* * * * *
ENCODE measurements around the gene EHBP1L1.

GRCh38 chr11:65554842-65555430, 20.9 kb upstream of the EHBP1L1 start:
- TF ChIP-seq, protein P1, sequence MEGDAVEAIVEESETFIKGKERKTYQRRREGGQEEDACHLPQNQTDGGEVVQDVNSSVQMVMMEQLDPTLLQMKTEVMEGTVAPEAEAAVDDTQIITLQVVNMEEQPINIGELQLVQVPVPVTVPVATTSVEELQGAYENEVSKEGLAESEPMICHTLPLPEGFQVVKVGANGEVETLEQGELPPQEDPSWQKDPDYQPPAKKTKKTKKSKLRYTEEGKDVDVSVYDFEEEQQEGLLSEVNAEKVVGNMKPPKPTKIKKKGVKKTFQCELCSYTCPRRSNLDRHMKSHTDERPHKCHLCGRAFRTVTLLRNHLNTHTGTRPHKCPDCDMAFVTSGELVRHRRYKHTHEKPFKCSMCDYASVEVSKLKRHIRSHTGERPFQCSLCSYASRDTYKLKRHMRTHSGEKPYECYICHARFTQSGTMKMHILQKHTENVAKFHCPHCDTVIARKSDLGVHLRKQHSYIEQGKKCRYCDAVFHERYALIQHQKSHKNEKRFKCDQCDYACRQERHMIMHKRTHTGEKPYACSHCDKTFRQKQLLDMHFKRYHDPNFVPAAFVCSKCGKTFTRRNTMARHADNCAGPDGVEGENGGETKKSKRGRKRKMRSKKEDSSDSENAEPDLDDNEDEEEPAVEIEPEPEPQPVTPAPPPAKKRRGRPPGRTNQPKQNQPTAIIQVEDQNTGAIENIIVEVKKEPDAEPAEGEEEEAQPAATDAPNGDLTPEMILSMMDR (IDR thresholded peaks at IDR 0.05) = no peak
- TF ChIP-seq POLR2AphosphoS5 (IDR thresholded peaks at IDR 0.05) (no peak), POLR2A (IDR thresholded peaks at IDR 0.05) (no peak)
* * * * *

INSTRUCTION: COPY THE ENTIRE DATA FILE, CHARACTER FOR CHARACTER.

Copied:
ENCODE measurements around the gene EHBP1L1.

GRCh38 chr11:65554842-65555430, 20.9 kb upstream of the EHBP1L1 start:
- TF ChIP-seq, protein P1, sequence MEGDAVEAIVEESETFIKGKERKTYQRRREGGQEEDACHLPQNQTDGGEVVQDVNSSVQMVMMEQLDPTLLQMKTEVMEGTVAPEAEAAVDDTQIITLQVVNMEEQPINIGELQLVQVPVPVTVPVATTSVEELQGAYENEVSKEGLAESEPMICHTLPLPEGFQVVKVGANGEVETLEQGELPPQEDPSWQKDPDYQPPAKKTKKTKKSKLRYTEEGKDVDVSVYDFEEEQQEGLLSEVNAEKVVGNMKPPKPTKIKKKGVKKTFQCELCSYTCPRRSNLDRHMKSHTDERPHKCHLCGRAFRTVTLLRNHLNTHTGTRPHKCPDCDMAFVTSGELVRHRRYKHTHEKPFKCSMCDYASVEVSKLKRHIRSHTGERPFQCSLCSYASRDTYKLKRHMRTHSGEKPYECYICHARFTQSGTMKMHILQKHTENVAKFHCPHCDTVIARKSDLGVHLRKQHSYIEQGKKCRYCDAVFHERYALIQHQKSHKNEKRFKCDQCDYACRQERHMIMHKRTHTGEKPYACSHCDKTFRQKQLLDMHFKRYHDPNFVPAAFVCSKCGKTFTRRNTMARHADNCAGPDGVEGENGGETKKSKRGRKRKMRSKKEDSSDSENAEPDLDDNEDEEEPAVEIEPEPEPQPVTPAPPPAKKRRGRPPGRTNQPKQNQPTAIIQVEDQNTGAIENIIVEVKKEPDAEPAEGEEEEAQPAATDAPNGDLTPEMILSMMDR (IDR thresholded peaks at IDR 0.05) = no peak
- TF ChIP-seq POLR2AphosphoS5 (IDR thresholded peaks at IDR 0.05) (no peak), POLR2A (IDR thresholded peaks at IDR 0.05) (no peak)